# Random Operators: How to Make Friends and Influence Your Co-workers

If you were to ask me what language does operator overloading right, my unqualified answer would be Haskell. Unlike many languages, such as Rust or C++, operators aren’t these special things. They are just functions. Also, unlike many languages, you can define any arbitrary operator.

Now, ask me what I think is a major issue with Haskell. Do it. I dare you.

Well, if you insist…

A major issue I have with Haskell is that there are too many operators! Hundreds in base, and every library author thinks it’s ok to create hundreds more! Unfortunately, such is life; might as well get used to it.

There are two operators in particular that are quite prolific, and I think worthy of further discussion: `.`

and `$`

.

## Function Composition

Here is the type of `.`

:

`(.) :: (b -> c) -> (a -> b) -> a -> c`

`.`

is the function composition operator. Take a function `f :: a -> b`

and a function `g :: b -> c`

, you can create a function `fg :: a -> c`

:

```
fg :: a -> c
fg = g . f
```

You can chain these together too. Let `h :: c -> d`

, `i :: d -> e`

, and just for fun `j :: e -> a`

:

```
funWithCategories :: a -> a
funWithCategories = j . i . h . g . f
```

Try it with your friends! They’ll love you!

I know, it was hard for me to write too, but I’ll be darned if it doesn’t look good! Just replace the `.`

with “after”, and read it out loud:

`"j after i after h after g after f"`

Or, if you prefer to look at code:

```
funWithCategories :: a -> a
funWithCategories a = j (i (h (g (f a))))
```

… or in C:

```
a fun_with_categories(a input)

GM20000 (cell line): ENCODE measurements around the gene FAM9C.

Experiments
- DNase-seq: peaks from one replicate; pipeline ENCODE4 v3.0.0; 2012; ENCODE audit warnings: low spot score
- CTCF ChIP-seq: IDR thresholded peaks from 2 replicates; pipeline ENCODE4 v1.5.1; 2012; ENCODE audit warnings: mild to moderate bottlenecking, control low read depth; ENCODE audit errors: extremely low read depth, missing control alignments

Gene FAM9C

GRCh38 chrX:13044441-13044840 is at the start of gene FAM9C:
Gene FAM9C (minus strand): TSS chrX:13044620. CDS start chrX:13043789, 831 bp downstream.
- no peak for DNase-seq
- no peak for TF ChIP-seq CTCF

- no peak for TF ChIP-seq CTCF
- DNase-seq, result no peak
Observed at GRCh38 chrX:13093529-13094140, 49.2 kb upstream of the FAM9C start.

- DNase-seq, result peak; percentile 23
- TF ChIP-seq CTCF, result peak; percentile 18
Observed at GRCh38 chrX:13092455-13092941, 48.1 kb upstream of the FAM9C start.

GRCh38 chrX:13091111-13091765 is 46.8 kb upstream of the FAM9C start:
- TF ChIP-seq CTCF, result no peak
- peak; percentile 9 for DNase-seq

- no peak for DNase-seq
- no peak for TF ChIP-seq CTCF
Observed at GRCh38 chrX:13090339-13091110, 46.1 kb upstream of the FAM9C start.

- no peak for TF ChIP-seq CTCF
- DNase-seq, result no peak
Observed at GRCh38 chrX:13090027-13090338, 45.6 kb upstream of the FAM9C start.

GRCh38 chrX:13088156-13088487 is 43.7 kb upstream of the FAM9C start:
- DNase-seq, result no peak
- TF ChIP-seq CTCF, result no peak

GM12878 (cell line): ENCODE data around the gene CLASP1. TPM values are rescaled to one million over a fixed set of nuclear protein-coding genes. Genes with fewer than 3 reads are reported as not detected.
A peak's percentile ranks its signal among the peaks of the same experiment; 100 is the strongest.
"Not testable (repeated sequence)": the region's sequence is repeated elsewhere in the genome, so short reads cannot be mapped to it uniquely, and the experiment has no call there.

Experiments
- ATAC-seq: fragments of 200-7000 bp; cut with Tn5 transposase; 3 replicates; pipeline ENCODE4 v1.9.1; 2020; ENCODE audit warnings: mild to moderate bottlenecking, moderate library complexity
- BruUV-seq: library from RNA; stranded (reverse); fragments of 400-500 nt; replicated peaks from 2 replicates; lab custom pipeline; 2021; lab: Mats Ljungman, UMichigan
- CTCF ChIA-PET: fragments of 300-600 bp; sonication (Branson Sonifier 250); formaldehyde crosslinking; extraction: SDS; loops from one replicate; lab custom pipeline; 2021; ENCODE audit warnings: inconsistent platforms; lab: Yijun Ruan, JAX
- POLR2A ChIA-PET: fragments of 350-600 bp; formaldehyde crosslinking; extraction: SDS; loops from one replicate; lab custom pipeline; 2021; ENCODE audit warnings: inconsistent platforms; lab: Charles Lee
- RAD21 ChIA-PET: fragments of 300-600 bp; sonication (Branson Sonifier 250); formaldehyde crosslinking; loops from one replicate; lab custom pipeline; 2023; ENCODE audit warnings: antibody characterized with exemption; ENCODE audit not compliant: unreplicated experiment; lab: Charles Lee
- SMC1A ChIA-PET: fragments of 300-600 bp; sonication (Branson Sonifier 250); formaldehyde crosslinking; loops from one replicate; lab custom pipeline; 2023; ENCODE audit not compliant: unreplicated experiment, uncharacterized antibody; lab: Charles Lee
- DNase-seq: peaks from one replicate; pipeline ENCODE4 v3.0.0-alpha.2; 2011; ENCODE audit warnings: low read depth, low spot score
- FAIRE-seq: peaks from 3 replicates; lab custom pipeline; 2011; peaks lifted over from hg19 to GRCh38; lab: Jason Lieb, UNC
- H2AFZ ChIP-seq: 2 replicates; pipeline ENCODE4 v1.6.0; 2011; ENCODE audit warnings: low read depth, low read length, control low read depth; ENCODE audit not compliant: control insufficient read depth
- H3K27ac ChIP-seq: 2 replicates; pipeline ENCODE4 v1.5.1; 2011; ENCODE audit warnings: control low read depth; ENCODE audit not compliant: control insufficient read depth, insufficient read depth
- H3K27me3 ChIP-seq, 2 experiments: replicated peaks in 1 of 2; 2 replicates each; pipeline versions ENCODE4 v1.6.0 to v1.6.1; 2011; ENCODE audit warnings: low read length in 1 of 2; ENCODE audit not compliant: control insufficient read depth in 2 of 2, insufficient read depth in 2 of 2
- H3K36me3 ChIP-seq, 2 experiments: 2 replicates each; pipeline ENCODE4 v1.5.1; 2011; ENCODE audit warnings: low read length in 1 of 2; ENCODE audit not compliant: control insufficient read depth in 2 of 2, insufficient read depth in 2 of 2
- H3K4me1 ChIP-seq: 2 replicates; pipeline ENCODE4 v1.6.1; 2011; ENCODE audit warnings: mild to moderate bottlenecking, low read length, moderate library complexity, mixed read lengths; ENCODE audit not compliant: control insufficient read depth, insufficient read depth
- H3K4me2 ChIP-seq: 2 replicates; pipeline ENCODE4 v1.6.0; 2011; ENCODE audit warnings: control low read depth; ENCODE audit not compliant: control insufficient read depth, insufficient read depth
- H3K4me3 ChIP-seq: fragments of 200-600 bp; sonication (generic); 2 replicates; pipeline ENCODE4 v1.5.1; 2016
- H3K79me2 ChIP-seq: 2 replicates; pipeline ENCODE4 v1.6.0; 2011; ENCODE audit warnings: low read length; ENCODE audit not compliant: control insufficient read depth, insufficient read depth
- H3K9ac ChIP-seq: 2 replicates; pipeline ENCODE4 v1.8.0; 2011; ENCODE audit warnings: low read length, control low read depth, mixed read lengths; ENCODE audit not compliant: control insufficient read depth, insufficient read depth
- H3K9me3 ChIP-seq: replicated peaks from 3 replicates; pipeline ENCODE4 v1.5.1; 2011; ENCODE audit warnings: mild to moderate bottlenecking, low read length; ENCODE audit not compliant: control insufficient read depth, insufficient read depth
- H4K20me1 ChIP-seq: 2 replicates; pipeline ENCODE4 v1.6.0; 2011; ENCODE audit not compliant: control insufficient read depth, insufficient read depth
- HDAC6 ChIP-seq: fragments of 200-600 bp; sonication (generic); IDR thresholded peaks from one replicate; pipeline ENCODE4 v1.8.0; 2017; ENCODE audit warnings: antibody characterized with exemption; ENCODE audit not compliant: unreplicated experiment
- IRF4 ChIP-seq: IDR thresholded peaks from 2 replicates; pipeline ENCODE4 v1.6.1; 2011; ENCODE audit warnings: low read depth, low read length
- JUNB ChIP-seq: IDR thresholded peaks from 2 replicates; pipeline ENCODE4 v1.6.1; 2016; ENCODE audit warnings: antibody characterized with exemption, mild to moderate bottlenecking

{
return j(i(h(g(f(input)))));
}
```

## Function Application

Now, let’s talk about `$`

the function application operator. Here is the type of `$`

:

`($) :: (a -> b) -> a -> b`

Basically it applied its right hand side argument to the left hand side function. Thus `show 1`

is the same thing as `show $ 1`

. However, there’s a twist. Function application in Haskell is the highest precedence thing that can happen. This means that we often have to use a lot of parenthesis to make our code compile. Say I wanted to convert the output of `2 + 2`

. This won’t work:

```
Prelude> show 2 + 2
<interactive>:25:8:
No instance for (Num String) arising from a use of ‘+’
In the expression: show 2 + 2
In an equation for ‘it’: it = show 2 + 2
```

What actuall happened was:

`(show 2) + 2`

…and that’s just silly. To make this code compile, we have to add parenthesis:

```
Prelude> show (2 + 2)
"4"
```

which is kind of annoying. However, we can use `$`

to eliminate these parenthesis!

```
Prelude> show $ 2 + 2
"4"
```

The function application operator has a precedence of 0, so the addition happens first! It has a right fixity so you can chain it!

```
funWithOperators :: a -> a
funWithOperators a = j $ i $ h $ g $ f a
```

## Hey, I’ve Seen That Function Before!

If this looks familiar to you, then you’ve been paying attention!

```
($) :: (a -> b) -> a -> b
(.) :: (b -> c) -> (a -> b) -> a -> c
```

If you chop off the first argument of `.`

and squint, they kind of look the same. Logically, they can often be used interchangeably, however you will end up using some parenthesis with `.`

.

My advice:

Use `$`

if you’re trying to produce a value for use *right now*. If you find yourself doing something like this:

`show (show ( show( show "catcatcatcat")))`

… then change it to this and save yourself the hassle of counting parenthesis:

`show $ show $ show $ show "catcatcatcat"`

Use `.`

when you’re trying to make a function. If you find yourself doing something like this:

```
showWith :: (Show a) => (a -> String) -> a -> String
showWith = -- stuff
shower :: (Show a) => a -> String
shower a = show $ show $ show $ show a
showWith shower "catcatcatcat"
```

… then you can avoid defining shower like so:

`showWith (show . show . show . show) "catcatcatcat"`

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